Nissan sells its battery business - 2018 Nissan Leaf EV Forum
 
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post #1 of 10 (permalink) Old 08-13-2018, 10:16 AM Thread Starter
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Nissan sells its battery business

For future models of the Leaf, Nissan will no longer be manufacturing its car batteries in house. They have recently sold their battery subsidiary to Automotive Energy Supply Corporation, a Chinese renewable energy company. Moving forward, starting with the upcoming E Plus model, Nissan will be replaying on 60kWh batteries suppled by LG Chem.
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post #2 of 10 (permalink) Old 08-14-2018, 09:42 AM
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With so many battery manufacturers in Asia, it probably doesn't make sense from a cost standpoint for automakers to produce them in house anymore. Competitors like BMW and VW have made huge billion dollar investments with battery companies for their upcoming EV lineups.
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post #3 of 10 (permalink) Old 08-14-2018, 03:20 PM
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Saudi's have a lot of money and are planning for a massive shift to electric vehicles. Already they're getting involved with Tesla.

What are the odds we might see them get a piece of Nissan's action?
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post #4 of 10 (permalink) Old 08-15-2018, 09:40 AM
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Have to admit that I was surprised to hear that Saudi Arabia had interest in purchasing more of Tesla. I don't know if you guys saw the recent reports of bumpers falling off during mild rainfall. Obviously they aren't quite ready for mass production, without a sacrifice to build quality.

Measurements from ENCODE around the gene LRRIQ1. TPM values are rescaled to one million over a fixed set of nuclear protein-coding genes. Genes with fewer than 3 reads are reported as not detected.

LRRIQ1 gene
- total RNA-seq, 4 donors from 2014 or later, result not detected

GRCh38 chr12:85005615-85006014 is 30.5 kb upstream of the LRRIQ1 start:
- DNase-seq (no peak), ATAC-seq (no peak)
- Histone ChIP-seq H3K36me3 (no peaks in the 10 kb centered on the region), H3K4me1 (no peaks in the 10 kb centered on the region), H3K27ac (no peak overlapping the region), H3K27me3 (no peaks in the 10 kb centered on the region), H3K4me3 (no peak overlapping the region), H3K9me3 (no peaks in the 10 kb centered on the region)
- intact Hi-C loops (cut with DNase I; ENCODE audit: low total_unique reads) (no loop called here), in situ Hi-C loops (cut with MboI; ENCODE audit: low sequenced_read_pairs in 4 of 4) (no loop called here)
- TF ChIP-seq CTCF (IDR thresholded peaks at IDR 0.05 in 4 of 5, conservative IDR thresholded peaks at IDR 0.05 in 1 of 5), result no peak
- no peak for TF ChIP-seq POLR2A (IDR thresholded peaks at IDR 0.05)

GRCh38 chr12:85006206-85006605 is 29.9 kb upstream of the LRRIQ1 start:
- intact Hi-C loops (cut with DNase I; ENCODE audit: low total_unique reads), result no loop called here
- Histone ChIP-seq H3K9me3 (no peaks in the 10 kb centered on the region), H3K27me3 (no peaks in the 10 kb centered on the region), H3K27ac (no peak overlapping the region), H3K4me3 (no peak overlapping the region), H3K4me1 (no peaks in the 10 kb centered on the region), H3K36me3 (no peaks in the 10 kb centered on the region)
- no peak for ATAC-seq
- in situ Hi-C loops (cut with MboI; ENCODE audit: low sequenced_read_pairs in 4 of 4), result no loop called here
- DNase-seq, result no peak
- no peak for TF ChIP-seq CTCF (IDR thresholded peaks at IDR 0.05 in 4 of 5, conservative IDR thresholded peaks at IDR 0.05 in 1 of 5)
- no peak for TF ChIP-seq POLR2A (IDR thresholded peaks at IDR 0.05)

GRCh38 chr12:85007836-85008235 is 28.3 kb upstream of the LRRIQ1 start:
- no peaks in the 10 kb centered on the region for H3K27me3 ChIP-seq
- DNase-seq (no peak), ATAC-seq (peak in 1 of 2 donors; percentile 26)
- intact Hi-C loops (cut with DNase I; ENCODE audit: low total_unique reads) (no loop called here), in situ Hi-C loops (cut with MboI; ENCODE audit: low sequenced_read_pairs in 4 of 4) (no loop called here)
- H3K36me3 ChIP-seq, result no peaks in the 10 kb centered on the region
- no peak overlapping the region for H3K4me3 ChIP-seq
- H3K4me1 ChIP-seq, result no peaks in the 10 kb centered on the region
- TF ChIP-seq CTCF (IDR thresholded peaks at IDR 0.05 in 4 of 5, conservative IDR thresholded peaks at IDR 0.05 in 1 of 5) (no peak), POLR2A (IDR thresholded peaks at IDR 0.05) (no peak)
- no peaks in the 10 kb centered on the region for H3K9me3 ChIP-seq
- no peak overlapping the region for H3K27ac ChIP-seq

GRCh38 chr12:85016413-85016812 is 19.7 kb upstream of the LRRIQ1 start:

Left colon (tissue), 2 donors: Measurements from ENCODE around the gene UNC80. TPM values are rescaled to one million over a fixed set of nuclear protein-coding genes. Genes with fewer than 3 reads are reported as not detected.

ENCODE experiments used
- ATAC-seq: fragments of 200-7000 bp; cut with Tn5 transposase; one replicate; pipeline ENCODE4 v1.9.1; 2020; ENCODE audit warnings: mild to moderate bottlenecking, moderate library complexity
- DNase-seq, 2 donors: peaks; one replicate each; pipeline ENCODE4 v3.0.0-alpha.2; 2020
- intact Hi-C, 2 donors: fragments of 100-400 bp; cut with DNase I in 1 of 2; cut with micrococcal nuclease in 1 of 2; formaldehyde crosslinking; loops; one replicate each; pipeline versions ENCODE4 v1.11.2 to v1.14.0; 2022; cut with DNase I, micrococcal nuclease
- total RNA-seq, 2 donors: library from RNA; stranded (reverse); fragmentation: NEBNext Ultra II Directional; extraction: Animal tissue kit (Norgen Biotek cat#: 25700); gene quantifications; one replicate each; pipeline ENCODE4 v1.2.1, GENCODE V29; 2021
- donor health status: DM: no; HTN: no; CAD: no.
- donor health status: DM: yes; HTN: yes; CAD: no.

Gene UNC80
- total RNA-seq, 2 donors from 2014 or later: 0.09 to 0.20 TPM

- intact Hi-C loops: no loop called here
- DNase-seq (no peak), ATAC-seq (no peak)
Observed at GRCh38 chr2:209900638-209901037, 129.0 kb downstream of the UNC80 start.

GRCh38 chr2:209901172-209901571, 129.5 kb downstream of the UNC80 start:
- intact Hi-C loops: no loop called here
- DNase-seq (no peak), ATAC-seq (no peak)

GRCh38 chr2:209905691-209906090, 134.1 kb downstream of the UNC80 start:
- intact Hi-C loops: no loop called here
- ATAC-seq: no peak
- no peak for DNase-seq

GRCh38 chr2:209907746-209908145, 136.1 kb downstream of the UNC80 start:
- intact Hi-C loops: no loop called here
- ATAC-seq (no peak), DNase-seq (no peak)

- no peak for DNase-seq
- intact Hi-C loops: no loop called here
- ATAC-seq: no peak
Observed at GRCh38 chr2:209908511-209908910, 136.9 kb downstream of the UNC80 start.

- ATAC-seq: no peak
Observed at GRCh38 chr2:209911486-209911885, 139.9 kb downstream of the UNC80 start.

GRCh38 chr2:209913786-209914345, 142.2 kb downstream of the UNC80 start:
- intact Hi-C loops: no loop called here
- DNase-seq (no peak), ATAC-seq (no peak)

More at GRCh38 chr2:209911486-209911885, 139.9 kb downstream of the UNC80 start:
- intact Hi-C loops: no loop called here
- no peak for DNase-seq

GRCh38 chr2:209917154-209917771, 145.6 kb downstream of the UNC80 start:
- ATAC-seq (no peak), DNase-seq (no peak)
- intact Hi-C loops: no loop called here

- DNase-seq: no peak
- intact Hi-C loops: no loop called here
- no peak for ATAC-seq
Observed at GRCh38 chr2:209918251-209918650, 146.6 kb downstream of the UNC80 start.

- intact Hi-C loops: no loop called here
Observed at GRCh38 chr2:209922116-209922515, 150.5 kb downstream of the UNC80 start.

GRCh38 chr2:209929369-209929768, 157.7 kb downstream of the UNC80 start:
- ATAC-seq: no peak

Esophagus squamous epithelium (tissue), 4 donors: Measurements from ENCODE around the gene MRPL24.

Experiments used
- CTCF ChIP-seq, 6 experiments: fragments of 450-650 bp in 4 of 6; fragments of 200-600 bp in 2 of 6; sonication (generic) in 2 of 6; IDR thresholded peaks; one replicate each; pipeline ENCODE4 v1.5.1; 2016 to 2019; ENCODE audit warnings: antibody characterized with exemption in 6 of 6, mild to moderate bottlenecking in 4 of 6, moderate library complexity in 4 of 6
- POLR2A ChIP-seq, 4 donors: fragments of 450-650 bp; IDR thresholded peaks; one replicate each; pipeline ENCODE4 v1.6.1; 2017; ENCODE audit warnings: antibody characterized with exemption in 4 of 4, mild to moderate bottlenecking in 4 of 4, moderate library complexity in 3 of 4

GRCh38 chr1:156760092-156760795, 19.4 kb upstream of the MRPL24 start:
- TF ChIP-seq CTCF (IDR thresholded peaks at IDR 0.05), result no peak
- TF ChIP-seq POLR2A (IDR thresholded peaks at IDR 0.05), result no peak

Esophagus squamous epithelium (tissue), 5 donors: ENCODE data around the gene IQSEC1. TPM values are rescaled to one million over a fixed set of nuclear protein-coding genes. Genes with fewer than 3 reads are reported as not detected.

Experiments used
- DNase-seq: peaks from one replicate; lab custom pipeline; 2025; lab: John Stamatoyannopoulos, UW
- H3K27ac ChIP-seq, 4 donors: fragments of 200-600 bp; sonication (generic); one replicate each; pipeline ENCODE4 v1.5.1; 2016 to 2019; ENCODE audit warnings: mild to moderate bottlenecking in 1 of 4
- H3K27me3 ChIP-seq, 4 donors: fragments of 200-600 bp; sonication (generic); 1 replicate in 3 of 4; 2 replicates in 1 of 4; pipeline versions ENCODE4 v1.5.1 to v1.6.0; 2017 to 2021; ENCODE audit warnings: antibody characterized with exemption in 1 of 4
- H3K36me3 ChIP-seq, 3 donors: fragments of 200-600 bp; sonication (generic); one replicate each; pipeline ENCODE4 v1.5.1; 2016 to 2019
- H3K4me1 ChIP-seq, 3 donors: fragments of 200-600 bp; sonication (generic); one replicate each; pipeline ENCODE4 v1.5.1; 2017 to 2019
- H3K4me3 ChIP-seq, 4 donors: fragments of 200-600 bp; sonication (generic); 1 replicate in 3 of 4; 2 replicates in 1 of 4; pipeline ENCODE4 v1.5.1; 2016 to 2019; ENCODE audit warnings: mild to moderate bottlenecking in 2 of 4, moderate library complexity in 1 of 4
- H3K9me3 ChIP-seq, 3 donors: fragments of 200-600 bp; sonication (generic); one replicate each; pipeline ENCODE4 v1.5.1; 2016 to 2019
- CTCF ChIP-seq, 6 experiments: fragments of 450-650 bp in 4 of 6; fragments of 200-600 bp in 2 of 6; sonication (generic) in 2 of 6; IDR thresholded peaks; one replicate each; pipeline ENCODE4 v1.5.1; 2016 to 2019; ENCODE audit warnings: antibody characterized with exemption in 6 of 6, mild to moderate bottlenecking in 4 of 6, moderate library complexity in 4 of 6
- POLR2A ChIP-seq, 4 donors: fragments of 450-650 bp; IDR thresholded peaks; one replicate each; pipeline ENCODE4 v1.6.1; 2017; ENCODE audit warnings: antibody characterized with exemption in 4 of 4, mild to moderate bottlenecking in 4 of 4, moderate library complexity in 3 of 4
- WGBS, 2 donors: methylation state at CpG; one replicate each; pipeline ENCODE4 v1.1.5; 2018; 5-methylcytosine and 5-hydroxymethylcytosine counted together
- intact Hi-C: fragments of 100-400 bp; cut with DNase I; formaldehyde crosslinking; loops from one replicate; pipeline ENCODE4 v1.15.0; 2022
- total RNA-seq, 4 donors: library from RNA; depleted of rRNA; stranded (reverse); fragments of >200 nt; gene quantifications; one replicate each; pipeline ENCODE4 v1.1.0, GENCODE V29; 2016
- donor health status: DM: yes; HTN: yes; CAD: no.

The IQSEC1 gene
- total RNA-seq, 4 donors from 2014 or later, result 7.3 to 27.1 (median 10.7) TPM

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post #5 of 10 (permalink) Old 08-16-2018, 09:33 AM
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I think that Elon may be in a bit of trouble here, as I feel like those tweets may been a little early in the negotiation process. Though I doubt he'll get more than a slap on the wrist, even though stock manipulation is a serious offense.
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post #6 of 10 (permalink) Old 08-18-2018, 03:32 PM Thread Starter
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Their quality control also seems to have gone out the window as of late, and I've seen come pretty alarming issues from Model 3 owners already. It doesn't really seem like there were quite ready to ramp up production. Long term I think we'll be seeing more people lean towards Nissan and Chevy.
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post #7 of 10 (permalink) Old 08-21-2018, 09:49 AM
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What they have done as a relatively new company is impressive, but I don't know how long they are going to last once the big automakers start releasing EV's in mass volumes. It's going to be hard to stay competitive with so many cheaper alternatives from well established brands.
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post #8 of 10 (permalink) Old 08-22-2018, 09:39 AM
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The brand new Kona EV has been EPA rated at 258miles, which is the highest we've seen in any non premium (Tesla) EV. I think its safe to say that vehicles like that are really going to disrupt the current EV market, and force automakers to develop cheaper and more efficient entry level models.
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post #9 of 10 (permalink) Old 08-23-2018, 09:47 AM Thread Starter
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I think the Kona EV has been estimated to have a starting price of +$35k, which to me isn't exactly a cheaper entry level model. While the range is very impressive, that really just puts it on par with the Bolt.
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post #10 of 10 (permalink) Old 08-23-2018, 07:00 PM
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Quote:
Originally Posted by Zero View Post
I think the Kona EV has been estimated to have a starting price of +$35k, which to me isn't exactly a cheaper entry level model. While the range is very impressive, that really just puts it on par with the Bolt.
Its reasonable and when potential owners look at the numbers. EV's pay off in the long run, when you add up all the fuel savings and reduced cost of maintenance.
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